News: Bringing families into focus
Story by Capt. Saska Ball
GREENSBORO, N.C.— The scene at Burr-Mil Park looked like any other family gathering: teams scrambling for a ball on the field, kids running around laughing and playing, adults gathered together in conversation. The difference in this park is that in each corner people are not only being challenged but also evaluated.
“When I walk around I see kids having a good time, excited to be here with their parents,” said Lt. Col Rich Brown, commander of the 422nd Civil Affairs Battalion, based here. “Everyone is laughing, getting involved, not afraid to get a little dirty, not afraid to get a little sweaty and that is a good thing.”
For the past six months soldiers of the 422nd have been taking part in a pilot training program for the U.S. Army Reserve called Comprehensive Soldier and Family Fitness. Up until this point only the soldiers have been trained. Now it’s time for the families to join.
CSF2 is a long-term strategy that better prepares the Army community, soldiers, family members and Army civilians to not only survive but to thrive at a cognitive and behavioral level in the face of protracted warfare and everyday challenges of Army life. The focus is on increasing the physical and psychological health, resilience and enhanced performance.
In a classroom environment, followed by practical exercises, soldiers have been learning the mental skills foundation of the program: building confidence, attention control, energy management, goal setting and integrating imagery. The final event incorporates the family in a mental fitness course.
“This is the first time we’re working with a Reserve/Guard unit,” said AJ LaLonde, a master resilience trainer performance expert. “Today we’re putting into practice the past six months of training, this is the capstone event, the last ‘she-bang’ for phase one,” he said.
Prior to the soldiers’ families getting involved in the mental fitness course, they too attended training where they learned concepts such as team building, effective communication and learning enhancement.
“I think it brings to life what he does,” said Yousi Hill, spouse of Sgt. Mike Hill. “Usually it’s his unit and his command and what they do; now it’s what we do.”
After taking everything the soldiers and their families have learned comes the practical application.
“The idea is combine physical aspects with mental components,” said Kate Colvin, a master resilience trainer performance expert. “To show what physical exertion does to the body as far as cognitive processing, memory, fine motor skills, etc. We are taking concepts we teach, the foundations, and demonstrate how they can be used in activities,” she adds.
Five stations were set up for seven teams to compete, ranging from individual team events to team-against-team events. During the course they were tested on all the subjects they spent the day before learning.
“As facilitators we kind of sit back and see how a group interacts,” said LaLonde. “If you screw up, are you down on yourself, do you bring up those mistakes and those failures? Do you negative self talk, ineffective self talk, from one station to the next or do you say ‘alright, it’s a new mission, a new task, a fresh start, let’s go!’”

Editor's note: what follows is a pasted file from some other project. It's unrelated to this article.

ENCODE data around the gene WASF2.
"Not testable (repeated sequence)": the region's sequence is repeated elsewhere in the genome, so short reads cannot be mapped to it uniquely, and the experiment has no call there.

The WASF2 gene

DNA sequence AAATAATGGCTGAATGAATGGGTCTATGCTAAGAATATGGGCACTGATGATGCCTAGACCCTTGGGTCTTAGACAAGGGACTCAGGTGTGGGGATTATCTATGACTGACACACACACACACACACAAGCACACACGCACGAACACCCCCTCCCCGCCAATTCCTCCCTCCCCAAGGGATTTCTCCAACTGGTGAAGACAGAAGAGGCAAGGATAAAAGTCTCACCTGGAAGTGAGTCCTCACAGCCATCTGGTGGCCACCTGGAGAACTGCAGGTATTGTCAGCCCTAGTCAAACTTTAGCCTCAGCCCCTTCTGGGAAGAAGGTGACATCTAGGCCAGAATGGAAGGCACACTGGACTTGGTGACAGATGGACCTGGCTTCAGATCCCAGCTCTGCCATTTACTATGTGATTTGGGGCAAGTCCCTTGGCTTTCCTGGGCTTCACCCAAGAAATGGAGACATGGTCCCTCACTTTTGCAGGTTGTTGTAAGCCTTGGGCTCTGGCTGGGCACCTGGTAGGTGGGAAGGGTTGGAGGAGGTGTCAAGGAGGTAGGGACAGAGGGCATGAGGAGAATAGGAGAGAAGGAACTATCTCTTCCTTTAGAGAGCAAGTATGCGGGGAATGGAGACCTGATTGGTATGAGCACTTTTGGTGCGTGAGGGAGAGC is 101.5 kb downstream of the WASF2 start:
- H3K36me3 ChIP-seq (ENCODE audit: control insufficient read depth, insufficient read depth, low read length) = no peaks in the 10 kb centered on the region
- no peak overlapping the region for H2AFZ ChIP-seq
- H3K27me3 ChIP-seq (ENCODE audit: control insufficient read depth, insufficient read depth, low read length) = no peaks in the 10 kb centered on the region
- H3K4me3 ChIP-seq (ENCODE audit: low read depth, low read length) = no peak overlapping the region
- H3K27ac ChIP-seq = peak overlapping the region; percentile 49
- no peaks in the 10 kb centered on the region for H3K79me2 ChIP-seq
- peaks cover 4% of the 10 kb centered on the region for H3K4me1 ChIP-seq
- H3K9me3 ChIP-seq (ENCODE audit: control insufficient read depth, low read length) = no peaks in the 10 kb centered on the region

At one of the stations, the task was to solve a riddle about how to get a goat, a wolf and a head of lettuce across a river without any of the items being left alone and or eaten by another. They had to accomplish this task by moving pieces of pipe, replicating a raft crossing a river, and golf balls marked as one of the three items, from one cone to another. Only one team one successfully completed the task, team five.
“I had an awesome time,” said Jerri Gallos, girlfriend of Sgt. 1st Class Jim Ezell. “I was on team five and I thought we were really effective because we had to talk to each other but knew when to be quiet and listen. We were really honed in without realizing we were working as a team, which was so awesome!”
Already she sees an opportunity for application in her life, “He [Ezell] was just in a school in California. I thought he’d be calling me all the time, but oh no! He was focused and now I understand why and how to react in the future,” added Gallos.
For Gallos, she mentions she would definitely be using the skills she learned about communication and team work in the future with not only her relationship but in her personal and professional life as well.
CSF2 aims to enable soldiers and families with the specific mental and emotional skills to optimize human performance when it matters most: in combat, healing after an injury, or managing work and home life.
“This is the first time we’ve ever taught performance and resilience training to kids,” said LaLonde. “When you say a big word like resilience to a six year old, they are like ‘That’s a big word that mommy and daddy said last night.’ They don’t understand because the language barrier is so big but at the same time they can explain it in sports, they will say ‘Oh yeah, that kid who complains all the time, that doesn’t try in practice, or gives up and quits. Yeah, he’s not mentally tough.’ They can explain and identify certain people that show resilience or are resilient versus those that are not. That’s so cool,” he exclaims.
Plans are in the works to conduct an after action review of phase one to determine what was done right and what needs improvement before moving on to phase two with the soldiers of the 422nd. LaLonde mentioned that it’s their intent to include the families at the end of phase two as well.
“The families, that’s the backbone for the soldiers,” said Colven. “They are a huge support system. If they understand the key concepts then they can help reinforce them, not just when the soldier is downrange or at work but also at home. They can carry these resiliency skills across various domains of their life.”